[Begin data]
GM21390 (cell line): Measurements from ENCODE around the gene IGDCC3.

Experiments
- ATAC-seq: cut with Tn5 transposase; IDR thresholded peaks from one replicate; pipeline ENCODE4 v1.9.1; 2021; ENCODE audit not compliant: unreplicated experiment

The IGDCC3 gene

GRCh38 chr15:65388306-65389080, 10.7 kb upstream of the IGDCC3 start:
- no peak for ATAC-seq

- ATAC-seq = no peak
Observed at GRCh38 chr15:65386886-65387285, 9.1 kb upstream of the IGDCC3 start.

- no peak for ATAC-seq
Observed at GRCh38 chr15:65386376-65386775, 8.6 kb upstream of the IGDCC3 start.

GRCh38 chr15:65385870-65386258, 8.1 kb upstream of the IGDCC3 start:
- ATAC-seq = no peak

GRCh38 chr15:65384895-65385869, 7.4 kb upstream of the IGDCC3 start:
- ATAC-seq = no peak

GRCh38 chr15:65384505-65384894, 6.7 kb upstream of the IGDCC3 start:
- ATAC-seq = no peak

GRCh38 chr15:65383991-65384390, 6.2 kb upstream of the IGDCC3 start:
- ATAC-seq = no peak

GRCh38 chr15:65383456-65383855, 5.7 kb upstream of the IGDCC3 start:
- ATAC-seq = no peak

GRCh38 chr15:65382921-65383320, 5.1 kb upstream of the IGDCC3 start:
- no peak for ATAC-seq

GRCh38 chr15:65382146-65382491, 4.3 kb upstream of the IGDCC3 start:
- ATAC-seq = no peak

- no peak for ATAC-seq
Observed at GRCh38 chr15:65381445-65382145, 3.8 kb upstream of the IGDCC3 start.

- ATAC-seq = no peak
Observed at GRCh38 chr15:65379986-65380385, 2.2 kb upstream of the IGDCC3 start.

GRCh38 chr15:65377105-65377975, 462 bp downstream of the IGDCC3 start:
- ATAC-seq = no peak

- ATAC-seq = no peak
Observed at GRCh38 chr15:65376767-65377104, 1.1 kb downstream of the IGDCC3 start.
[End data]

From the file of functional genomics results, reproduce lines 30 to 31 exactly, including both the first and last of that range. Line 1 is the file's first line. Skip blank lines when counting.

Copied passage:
- ATAC-seq = no peak

- ATAC-seq = no peak